" ... I spent three years at Eric's (Eric Herz) workshop and then three additional years at Hubbard Harpsichords. I never met Frank Hubbard; he had died several years before. However, the firm continued in his tradition, nurtured by his widow Diane and by Hendrik Broekman, the workshop's master craftsman and himself a former apprentice of Frank's.
Eventually I decided I was ready to set up my own workshop. My first commissions were the fruits of a partnership with another ex-Hubbard employee. Finally, in 1997, with the help of my wife Marina I established my own business as David Werbeloff Harpsichords.
I have learned my craft the old-fashioned way: by apprenticing in established workshops and by soaking up the knowledge, wisdom, and experience of my teachers. I like to think of myself as a third generation representative of the Boston School of harpsichord making.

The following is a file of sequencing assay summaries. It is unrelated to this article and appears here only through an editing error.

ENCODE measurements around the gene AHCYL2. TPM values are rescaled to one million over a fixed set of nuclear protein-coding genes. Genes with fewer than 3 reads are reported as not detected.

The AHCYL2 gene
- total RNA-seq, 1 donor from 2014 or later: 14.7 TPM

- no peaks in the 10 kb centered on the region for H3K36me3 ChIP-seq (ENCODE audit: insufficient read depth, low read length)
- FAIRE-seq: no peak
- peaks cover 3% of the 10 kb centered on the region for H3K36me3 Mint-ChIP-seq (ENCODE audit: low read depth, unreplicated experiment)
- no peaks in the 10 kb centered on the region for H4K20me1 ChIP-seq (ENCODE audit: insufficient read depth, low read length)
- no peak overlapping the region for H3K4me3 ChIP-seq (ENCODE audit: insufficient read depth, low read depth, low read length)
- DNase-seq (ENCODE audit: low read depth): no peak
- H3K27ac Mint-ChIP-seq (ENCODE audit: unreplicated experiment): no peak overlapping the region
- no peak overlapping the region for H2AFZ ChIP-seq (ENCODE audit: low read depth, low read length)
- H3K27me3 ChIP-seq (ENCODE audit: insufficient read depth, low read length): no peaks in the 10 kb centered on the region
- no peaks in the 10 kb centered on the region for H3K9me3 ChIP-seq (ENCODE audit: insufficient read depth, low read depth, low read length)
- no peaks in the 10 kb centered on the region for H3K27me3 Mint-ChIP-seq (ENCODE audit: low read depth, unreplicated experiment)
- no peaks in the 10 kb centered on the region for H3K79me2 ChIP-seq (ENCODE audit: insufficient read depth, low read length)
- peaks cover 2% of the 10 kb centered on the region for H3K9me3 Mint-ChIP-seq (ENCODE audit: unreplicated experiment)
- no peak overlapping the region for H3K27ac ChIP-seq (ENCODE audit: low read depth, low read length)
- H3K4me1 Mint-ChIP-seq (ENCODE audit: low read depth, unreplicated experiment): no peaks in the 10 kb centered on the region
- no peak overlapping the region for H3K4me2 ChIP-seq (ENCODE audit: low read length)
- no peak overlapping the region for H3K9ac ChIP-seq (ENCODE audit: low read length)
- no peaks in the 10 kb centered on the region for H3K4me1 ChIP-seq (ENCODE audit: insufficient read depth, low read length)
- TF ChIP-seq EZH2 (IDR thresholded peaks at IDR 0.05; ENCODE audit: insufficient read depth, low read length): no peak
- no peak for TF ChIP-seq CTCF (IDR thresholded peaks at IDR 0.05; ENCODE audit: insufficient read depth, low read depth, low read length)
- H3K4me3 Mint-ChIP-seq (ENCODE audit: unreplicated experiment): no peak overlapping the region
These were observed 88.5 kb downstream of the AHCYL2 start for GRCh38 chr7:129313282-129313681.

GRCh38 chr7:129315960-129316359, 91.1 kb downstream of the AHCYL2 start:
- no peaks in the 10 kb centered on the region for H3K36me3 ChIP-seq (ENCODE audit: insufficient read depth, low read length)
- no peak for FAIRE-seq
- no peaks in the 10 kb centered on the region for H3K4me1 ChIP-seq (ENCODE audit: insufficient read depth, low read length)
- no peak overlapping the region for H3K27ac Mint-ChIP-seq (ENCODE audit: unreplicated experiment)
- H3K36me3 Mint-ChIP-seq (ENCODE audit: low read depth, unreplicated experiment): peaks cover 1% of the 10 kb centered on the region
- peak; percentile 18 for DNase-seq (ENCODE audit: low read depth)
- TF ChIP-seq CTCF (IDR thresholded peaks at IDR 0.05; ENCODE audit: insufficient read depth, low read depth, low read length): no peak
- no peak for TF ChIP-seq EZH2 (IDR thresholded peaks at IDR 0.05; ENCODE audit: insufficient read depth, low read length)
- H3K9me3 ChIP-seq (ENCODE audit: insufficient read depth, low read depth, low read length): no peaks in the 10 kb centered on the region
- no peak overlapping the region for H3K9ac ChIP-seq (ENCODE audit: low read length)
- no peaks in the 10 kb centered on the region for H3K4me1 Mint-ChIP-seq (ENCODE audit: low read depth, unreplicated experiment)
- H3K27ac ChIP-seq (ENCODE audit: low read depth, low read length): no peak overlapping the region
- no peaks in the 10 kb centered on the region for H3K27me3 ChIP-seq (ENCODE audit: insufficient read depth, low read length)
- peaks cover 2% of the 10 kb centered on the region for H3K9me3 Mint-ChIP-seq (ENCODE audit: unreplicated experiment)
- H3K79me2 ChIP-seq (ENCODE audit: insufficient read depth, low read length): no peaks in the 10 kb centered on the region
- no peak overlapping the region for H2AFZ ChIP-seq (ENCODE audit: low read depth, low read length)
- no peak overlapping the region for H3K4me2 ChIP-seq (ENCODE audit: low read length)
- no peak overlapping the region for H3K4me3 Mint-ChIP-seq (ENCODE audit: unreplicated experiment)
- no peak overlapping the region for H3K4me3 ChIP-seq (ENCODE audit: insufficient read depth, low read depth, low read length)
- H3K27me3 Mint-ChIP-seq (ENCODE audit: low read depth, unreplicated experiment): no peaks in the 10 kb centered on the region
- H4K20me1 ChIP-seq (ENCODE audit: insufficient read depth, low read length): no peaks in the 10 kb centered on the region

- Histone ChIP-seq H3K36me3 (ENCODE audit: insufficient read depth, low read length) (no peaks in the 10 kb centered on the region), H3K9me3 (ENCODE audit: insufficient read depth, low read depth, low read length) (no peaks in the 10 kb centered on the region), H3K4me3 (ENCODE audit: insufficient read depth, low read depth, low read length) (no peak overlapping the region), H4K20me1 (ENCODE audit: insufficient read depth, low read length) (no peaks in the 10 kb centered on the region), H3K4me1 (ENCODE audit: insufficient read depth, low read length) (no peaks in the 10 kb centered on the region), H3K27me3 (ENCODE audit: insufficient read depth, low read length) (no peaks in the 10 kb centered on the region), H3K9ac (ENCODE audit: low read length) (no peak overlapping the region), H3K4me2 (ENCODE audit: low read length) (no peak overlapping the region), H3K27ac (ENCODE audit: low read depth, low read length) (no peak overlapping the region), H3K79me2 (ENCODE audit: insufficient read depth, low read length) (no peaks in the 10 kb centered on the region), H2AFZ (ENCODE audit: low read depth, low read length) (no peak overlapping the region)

A craft tradition is not static; each craftsperson contributes a new understanding and fresh ideas to the field. In the case of harpsichord making, the practices were lost at the end of the 18th century and innovators such as Dolmetsch, Chickering and Hubbard helped bring them to life again. Now it is the task of workshops like mine to build on their pioneering work and take the harpsichord building tradition another step forward (or rather, backward) toward its golden age. " Visit site for more information. (ed.)
Category: Builders/Restorers/Suppliers / Keyboard Instruments
Added on: Mar 24, 2008 | Hits: 979